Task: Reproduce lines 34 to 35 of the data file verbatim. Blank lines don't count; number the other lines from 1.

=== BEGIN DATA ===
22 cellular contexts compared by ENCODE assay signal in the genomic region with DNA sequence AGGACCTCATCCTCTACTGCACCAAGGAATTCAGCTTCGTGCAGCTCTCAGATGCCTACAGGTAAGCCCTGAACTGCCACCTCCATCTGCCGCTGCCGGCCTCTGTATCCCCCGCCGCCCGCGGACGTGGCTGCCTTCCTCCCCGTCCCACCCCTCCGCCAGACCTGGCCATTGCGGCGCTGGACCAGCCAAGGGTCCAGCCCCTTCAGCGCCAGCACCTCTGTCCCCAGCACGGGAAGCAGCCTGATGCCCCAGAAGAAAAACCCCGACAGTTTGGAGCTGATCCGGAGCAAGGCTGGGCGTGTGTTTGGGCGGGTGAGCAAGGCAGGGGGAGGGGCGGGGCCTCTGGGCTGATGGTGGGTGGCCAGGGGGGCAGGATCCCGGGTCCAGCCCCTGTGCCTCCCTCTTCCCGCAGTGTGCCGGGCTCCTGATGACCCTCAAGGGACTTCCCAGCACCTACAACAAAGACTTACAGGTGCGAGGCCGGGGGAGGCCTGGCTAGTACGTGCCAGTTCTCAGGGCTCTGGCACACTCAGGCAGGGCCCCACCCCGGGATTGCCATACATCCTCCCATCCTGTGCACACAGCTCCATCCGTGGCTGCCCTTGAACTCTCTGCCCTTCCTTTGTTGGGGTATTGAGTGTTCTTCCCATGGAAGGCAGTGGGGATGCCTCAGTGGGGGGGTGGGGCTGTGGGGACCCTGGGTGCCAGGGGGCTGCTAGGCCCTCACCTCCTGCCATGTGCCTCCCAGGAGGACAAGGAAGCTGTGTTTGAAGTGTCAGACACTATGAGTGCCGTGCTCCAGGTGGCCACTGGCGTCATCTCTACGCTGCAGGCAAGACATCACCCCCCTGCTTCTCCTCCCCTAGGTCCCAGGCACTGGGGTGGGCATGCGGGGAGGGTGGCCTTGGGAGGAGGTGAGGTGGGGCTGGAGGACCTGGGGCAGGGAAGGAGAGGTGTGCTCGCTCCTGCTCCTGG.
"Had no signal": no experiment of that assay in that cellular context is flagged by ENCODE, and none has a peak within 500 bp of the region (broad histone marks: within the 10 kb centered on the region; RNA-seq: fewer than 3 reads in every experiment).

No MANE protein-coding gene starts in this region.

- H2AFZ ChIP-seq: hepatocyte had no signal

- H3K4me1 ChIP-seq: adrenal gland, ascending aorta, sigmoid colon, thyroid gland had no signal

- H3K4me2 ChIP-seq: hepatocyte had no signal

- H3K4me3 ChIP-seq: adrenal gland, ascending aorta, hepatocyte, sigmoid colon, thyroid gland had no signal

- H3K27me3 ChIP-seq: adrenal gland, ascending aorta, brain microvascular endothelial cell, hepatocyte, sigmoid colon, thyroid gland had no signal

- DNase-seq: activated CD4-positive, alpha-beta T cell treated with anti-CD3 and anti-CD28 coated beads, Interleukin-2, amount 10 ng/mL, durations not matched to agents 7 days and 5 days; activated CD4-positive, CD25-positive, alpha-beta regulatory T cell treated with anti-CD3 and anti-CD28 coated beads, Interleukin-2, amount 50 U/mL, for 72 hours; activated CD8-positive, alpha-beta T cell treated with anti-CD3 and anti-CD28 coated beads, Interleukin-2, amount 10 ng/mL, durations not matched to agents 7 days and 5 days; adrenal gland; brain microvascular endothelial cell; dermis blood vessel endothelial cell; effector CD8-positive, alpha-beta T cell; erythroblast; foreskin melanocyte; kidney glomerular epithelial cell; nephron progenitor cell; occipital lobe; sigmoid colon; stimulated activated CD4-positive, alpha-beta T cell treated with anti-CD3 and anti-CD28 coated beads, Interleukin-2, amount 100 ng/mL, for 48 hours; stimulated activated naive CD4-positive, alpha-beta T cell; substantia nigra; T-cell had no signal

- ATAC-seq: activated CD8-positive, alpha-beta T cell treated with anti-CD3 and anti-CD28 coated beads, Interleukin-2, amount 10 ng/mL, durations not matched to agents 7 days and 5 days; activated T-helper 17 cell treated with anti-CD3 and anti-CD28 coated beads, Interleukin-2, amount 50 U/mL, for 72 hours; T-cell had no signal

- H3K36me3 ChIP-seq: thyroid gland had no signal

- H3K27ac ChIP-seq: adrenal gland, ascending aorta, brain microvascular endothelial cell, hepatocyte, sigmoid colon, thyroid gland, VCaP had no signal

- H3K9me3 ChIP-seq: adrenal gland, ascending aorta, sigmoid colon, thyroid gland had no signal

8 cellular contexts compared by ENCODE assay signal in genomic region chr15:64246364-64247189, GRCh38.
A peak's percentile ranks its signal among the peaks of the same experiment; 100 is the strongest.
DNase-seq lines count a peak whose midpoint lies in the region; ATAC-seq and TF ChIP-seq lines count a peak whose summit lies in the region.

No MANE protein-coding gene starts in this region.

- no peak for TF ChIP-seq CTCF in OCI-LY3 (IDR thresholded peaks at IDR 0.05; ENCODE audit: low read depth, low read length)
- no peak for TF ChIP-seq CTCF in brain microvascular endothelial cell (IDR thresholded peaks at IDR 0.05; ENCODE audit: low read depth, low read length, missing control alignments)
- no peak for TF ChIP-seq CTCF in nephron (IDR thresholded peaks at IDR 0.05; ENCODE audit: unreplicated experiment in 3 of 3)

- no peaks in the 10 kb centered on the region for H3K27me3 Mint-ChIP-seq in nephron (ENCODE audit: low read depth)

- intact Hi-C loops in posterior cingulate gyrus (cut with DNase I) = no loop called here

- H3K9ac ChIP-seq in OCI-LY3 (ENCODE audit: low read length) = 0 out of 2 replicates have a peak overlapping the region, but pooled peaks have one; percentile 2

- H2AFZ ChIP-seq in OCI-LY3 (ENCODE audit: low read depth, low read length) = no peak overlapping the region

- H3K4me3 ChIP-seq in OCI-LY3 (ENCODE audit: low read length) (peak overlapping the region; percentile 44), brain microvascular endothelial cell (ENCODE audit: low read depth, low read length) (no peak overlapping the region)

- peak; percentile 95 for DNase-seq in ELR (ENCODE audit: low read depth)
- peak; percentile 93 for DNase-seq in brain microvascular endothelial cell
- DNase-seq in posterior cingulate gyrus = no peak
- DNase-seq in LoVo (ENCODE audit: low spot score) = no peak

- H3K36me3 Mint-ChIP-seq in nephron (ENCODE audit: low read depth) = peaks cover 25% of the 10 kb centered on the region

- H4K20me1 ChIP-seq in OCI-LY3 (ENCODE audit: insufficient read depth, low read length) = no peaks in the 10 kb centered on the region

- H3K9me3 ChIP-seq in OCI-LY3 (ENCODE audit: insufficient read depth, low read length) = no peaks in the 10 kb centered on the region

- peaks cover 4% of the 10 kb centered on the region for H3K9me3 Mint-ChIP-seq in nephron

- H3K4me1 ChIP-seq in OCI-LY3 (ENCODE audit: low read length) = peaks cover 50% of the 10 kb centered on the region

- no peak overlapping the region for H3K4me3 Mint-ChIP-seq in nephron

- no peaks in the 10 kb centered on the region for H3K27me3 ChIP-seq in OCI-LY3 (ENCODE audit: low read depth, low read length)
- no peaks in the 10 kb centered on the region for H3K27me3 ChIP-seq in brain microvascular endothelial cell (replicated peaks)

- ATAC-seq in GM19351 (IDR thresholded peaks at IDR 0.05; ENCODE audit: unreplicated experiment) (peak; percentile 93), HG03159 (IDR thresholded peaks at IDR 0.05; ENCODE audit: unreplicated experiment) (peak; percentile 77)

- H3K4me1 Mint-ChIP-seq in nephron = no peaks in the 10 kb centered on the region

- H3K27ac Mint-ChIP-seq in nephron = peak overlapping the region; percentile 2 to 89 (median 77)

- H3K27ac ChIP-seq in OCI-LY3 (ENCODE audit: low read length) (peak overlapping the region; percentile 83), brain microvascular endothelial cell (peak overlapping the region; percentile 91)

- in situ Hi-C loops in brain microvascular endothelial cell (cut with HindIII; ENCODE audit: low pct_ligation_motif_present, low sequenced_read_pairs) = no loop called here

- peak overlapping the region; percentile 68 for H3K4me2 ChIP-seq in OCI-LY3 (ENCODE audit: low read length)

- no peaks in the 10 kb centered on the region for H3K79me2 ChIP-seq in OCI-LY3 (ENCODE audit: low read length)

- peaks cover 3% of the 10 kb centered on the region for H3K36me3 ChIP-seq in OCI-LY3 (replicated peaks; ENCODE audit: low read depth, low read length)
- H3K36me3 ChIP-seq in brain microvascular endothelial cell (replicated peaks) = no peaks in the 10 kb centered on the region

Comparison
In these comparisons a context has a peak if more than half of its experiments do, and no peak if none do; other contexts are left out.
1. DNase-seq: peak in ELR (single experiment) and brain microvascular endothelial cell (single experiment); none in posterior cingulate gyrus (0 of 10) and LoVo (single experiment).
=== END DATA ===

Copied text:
- H3K4me1 ChIP-seq in OCI-LY3 (ENCODE audit: low read length) = peaks cover 50% of the 10 kb centered on the region

- no peak overlapping the region for H3K4me3 Mint-ChIP-seq in nephron